Firms look to shorten supply chains as global protectionism is on the rise.
As discussed in this space before, “reshoring” seems to be picking up steam. We’re seeing a few bumps on the way to a global village where “the world is flat,” in Thomas Friedman’s memorable phrase. Economists and trade experts are beginning to talk about “a new era of deglobalization, in during which countries turn inward,” asserted Rana Foroohar in Time magazine.
If globalization is defined as the free movement of goods, people and money across borders, that movement has become less free, and the increasing tension between NATO and a resurgent Russia that began in Crimea will only exacerbate the trend. Protectionism, trade barriers and increasingly fragmented trading blocs are on the rise, causing producers to rethink their strategies for sourcing their goods.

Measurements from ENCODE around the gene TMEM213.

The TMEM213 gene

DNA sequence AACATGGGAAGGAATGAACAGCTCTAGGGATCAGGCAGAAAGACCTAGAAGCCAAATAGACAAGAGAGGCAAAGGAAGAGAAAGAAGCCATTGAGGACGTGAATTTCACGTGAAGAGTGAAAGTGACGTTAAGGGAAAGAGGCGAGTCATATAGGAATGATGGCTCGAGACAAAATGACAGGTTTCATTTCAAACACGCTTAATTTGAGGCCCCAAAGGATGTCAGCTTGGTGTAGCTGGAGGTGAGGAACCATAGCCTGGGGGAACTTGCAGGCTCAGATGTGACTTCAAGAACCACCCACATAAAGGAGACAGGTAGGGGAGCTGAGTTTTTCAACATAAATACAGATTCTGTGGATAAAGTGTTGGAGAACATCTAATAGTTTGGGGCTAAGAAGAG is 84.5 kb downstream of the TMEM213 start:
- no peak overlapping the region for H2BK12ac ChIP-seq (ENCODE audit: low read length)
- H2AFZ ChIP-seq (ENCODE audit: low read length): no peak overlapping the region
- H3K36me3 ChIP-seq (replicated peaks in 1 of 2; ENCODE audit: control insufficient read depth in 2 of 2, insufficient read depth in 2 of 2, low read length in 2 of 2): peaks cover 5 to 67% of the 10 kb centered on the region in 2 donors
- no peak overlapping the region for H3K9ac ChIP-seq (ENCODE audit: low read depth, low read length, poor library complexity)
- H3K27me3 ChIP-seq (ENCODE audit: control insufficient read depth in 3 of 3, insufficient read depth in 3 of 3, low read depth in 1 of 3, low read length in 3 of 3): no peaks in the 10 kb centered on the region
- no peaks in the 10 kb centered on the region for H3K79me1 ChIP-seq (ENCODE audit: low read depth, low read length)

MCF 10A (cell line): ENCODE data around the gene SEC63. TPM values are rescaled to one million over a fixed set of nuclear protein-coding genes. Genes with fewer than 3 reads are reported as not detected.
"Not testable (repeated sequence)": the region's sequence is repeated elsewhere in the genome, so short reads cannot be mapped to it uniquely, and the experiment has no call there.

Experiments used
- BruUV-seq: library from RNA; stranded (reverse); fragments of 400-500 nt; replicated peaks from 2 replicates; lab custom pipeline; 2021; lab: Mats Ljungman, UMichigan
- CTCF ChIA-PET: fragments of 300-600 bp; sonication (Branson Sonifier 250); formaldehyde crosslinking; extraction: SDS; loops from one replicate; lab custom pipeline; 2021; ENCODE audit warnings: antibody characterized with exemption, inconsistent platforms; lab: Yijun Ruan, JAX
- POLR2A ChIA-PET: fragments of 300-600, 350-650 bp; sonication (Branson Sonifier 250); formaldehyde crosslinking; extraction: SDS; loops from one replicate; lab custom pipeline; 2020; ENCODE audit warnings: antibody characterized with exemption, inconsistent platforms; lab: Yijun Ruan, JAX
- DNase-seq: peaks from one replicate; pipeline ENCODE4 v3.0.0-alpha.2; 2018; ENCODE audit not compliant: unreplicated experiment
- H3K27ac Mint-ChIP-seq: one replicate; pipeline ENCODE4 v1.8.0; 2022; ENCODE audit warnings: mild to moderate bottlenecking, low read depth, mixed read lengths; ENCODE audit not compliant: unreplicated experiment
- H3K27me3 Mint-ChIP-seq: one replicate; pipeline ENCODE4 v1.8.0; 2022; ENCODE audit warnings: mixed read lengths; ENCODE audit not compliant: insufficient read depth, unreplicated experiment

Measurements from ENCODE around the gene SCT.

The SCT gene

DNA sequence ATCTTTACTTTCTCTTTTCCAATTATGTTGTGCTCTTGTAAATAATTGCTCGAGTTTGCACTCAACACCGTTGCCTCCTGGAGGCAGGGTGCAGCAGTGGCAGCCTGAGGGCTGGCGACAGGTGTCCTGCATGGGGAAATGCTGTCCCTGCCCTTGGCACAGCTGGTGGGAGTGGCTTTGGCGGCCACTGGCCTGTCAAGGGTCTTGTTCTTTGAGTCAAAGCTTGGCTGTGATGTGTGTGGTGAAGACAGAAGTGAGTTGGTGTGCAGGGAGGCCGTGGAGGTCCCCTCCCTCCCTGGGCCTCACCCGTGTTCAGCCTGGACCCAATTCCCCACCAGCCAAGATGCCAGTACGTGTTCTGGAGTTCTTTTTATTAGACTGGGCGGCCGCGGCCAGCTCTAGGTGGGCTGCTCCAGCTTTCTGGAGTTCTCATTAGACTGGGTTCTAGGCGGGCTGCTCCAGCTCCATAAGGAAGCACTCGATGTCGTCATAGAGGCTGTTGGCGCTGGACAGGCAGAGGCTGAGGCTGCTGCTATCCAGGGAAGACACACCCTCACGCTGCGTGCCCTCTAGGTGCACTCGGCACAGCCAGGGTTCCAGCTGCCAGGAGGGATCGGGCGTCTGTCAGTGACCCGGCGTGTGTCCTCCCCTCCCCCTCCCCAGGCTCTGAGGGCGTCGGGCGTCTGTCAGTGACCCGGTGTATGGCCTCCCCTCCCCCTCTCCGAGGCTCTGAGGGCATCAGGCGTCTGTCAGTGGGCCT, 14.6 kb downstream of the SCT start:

“Companies are looking at their extended value chains, supply chains, and deciding whether they want to move some production back to their home country,” said U.S. Trade Representative Michael Froman at a recent Washington economic summit. In a study by the Boston Consulting Group, 21 percent of all manufacturing firms in this country with sales of $1 billion or more said they are actively reshoring, and 54 percent said they are considering it.
After nearly five years of recovery, the U.S. Trade deficit isn’t growing but shrinking, down by approximately 12 percent from 2012 to 2013. Over this period, global trade growth was lower than global GDP growth, the first time that has been the case since World War II.
Protectionism is on the rise, said Roberto Azavedo, director general of the World Trade Organization, “becoming more sophisticated, more complex, more difficult to detect.” It’s impossible to know what barriers will be erected in the future, and individual companies can become pawns in this high-stakes international chess game. For those with supply chains spanning international borders, reshoring can be reassuring.